View Website: https://worldperspectives.com/
World Perspectives publishes agricultural analytical reports, and sells them to primarily large government and corporate customers. They have been doing so in print and downloadable PDF format for over 30 years. To meet the demands of modern readers and launch themselves into the 21st century, the company required a custom online solution that would allow their clientele to subscribe, read, and receive relevant notifications about articles - all online.
The client already had an existing database of 20,000 or so articles along with current user accounts and subscriptions - all of which of course needed to be retained. In order to ensure that all of the legacy data was retained in the new system, we wrote several migration scripts that automated the process of converting old data into new data. Whenever you're traversing data from an external source like that, especially at quantities large enough that manual proof-reading is not an option, special care must be taken to ensure accuracy. And that's exactly what we did!
Some of the articles exist entirely in PDF format. Since all content needed to be searchable, and since we were especially concerned with delivering relevant data to users based on that content, we needed to make PDFs searchable. The solution was to parse the PDFs using spatie/pdf-to-text, extract the content, and index it along with the rest of the content in Elasticsearch. Every time an article is imported, created, or edited the PDF content is parsed and updated in the Elasticsearch index.
Search is critical to user experience for this application. In the event that the Elasticsearch JVM crashes on the server, it needs to be restarted automatically. In order to ensure that search is working, we run a console command every minute which checks the Elasticsearch service status. In the event that it is not running, the automated command attempts a restart. As a last resort, if the service cannot be automatically restarted, the development team will be notified. This fail-safe scenario has not happened since going live :)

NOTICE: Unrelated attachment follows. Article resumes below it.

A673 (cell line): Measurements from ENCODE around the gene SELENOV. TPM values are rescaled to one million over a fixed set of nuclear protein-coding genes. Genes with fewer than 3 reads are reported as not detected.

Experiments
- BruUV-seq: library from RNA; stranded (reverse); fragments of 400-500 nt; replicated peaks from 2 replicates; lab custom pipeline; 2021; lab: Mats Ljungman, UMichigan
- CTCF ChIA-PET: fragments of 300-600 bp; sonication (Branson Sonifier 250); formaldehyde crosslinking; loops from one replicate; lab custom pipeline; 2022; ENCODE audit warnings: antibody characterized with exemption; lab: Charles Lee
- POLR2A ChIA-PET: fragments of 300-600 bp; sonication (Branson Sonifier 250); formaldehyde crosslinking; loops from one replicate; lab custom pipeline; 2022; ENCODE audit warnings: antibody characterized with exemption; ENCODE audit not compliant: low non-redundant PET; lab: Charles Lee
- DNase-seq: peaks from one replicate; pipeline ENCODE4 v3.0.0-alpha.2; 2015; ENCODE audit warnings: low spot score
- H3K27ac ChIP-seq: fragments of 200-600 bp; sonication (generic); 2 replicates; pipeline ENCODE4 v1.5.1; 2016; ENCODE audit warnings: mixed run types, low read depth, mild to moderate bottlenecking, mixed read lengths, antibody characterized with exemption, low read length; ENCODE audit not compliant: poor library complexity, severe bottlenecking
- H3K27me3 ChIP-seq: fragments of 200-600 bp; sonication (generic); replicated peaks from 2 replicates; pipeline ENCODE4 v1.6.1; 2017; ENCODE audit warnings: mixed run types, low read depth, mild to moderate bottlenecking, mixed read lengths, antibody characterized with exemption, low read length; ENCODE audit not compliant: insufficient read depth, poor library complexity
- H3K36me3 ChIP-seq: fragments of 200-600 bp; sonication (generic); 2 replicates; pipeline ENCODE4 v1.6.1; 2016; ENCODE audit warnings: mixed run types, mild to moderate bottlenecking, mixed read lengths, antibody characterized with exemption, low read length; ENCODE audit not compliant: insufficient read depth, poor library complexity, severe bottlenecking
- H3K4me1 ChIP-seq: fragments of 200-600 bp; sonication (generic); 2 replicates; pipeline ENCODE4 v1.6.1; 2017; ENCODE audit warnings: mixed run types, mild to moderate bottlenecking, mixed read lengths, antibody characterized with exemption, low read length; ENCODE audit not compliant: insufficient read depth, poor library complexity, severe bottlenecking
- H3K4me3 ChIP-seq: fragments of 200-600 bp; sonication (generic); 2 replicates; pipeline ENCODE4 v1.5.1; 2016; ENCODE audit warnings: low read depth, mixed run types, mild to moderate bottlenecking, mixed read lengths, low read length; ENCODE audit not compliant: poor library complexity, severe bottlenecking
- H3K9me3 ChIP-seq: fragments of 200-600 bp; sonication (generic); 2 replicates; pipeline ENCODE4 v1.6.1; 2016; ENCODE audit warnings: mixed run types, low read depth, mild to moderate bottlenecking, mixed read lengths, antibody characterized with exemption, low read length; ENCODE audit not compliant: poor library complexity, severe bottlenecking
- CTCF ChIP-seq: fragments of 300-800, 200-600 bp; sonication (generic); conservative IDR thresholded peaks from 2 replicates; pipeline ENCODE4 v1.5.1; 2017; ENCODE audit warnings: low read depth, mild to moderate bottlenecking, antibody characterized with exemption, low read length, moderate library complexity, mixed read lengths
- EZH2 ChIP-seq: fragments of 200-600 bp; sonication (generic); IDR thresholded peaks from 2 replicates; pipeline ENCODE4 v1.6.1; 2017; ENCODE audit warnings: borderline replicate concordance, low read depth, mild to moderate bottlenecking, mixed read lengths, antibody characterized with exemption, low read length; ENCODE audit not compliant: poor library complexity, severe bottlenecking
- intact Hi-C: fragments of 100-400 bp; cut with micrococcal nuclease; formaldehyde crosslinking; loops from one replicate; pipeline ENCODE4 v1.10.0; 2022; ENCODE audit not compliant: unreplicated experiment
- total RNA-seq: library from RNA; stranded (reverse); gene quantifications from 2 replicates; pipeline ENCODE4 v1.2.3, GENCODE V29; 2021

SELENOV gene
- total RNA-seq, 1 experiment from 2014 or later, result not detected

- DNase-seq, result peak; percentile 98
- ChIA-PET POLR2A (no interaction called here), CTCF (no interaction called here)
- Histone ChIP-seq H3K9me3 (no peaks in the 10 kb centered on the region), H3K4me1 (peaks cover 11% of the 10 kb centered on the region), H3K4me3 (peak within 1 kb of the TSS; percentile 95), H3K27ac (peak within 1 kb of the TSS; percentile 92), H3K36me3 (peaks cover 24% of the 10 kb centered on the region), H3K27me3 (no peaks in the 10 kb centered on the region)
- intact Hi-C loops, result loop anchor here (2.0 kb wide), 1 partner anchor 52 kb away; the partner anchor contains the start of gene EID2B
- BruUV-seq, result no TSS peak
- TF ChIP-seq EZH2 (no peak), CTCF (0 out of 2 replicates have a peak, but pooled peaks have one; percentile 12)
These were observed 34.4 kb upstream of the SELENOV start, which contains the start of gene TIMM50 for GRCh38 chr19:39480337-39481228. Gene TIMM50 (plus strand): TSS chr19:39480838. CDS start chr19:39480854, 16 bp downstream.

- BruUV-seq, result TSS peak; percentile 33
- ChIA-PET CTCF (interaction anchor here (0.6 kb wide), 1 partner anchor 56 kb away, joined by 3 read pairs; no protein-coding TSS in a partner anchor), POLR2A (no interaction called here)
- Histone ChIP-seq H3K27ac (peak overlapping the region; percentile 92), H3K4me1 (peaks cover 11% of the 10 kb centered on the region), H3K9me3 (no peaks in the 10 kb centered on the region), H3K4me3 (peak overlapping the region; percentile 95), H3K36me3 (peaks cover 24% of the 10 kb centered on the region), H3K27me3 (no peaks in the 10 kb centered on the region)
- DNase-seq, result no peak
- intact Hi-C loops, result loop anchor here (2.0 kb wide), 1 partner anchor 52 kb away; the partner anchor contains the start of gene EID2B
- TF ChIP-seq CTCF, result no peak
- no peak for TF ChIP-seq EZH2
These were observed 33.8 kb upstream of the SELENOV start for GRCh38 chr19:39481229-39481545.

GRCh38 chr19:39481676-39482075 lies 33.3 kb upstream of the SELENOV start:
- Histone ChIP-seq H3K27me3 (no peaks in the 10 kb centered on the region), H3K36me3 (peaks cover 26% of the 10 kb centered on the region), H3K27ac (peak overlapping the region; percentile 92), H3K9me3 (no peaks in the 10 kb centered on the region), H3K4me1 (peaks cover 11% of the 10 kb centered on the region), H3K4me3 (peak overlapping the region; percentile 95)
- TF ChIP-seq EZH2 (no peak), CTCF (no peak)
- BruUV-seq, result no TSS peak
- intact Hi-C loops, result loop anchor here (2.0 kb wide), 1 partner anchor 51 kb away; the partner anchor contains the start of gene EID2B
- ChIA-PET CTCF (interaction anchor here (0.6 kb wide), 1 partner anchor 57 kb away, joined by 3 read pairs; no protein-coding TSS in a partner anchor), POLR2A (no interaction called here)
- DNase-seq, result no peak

Mailgun allows us to create a mailing list of opt-in members, create templates which contains placeholders for variables, and then programmatically trigger templates to send out to all of the mailing list members, with some values passed for the variables. These variable values are applied to all emails sent out to the entire mailing list. But... what if it is critical that each individual recipient gets personalized, unique content? One of the key ingredients in the revamping of the World Perspectives service was targeting end users with relevant content. We spent considerable time tweaking algorithms to ensure that each user receives the most recent, most interesting content specific to them. Because of the number of mailing list members it was not feasible to hit the mailgun API over and over, once for each member - so how did we do it? In order to ensure that each recipient receives their own unique content, we run a series of scheduled tasks that prepare personalized content for each user, store that content on the mailgun record for each individual mailing list member, and then finally deliver newsletters to all members in one fell swoop.